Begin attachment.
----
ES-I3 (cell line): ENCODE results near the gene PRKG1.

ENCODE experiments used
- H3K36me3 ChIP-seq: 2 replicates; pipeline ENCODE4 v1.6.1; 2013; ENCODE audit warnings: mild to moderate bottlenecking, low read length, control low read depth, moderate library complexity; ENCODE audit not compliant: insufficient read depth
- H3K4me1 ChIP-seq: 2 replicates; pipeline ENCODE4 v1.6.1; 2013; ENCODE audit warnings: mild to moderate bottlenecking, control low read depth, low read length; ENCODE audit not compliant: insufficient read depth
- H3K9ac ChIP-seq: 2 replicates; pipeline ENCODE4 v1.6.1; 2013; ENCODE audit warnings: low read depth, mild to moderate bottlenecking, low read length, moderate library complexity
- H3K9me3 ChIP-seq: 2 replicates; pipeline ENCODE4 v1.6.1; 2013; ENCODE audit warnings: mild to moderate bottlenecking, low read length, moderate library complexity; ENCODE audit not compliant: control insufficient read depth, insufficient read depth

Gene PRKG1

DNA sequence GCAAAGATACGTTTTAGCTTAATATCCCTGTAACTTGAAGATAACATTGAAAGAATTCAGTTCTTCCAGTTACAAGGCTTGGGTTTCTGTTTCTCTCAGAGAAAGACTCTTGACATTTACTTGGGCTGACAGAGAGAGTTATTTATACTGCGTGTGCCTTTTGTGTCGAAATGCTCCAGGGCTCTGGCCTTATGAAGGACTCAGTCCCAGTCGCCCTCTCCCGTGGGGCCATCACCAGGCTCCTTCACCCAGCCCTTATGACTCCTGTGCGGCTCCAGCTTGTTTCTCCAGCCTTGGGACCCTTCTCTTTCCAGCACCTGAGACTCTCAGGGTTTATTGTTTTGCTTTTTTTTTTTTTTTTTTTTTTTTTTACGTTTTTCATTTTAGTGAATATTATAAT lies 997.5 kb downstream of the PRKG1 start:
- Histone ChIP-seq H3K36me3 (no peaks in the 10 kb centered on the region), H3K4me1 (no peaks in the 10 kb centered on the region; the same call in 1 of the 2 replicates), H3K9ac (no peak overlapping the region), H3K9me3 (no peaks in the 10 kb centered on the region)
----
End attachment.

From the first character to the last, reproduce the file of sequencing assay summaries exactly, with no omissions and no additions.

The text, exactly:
ES-I3 (cell line): ENCODE results near the gene PRKG1.

ENCODE experiments used
- H3K36me3 ChIP-seq: 2 replicates; pipeline ENCODE4 v1.6.1; 2013; ENCODE audit warnings: mild to moderate bottlenecking, low read length, control low read depth, moderate library complexity; ENCODE audit not compliant: insufficient read depth
- H3K4me1 ChIP-seq: 2 replicates; pipeline ENCODE4 v1.6.1; 2013; ENCODE audit warnings: mild to moderate bottlenecking, control low read depth, low read length; ENCODE audit not compliant: insufficient read depth
- H3K9ac ChIP-seq: 2 replicates; pipeline ENCODE4 v1.6.1; 2013; ENCODE audit warnings: low read depth, mild to moderate bottlenecking, low read length, moderate library complexity
- H3K9me3 ChIP-seq: 2 replicates; pipeline ENCODE4 v1.6.1; 2013; ENCODE audit warnings: mild to moderate bottlenecking, low read length, moderate library complexity; ENCODE audit not compliant: control insufficient read depth, insufficient read depth

Gene PRKG1

DNA sequence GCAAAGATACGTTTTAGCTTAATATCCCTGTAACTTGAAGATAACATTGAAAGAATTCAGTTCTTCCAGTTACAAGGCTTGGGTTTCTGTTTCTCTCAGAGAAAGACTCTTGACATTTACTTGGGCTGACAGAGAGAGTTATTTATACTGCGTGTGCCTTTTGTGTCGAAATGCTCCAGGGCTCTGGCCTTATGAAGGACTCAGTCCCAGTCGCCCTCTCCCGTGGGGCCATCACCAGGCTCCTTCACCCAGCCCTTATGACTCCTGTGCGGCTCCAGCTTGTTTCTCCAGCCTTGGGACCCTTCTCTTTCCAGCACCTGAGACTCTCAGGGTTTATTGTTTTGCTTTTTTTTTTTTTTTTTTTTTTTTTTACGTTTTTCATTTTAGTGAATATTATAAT lies 997.5 kb downstream of the PRKG1 start:
- Histone ChIP-seq H3K36me3 (no peaks in the 10 kb centered on the region), H3K4me1 (no peaks in the 10 kb centered on the region; the same call in 1 of the 2 replicates), H3K9ac (no peak overlapping the region), H3K9me3 (no peaks in the 10 kb centered on the region)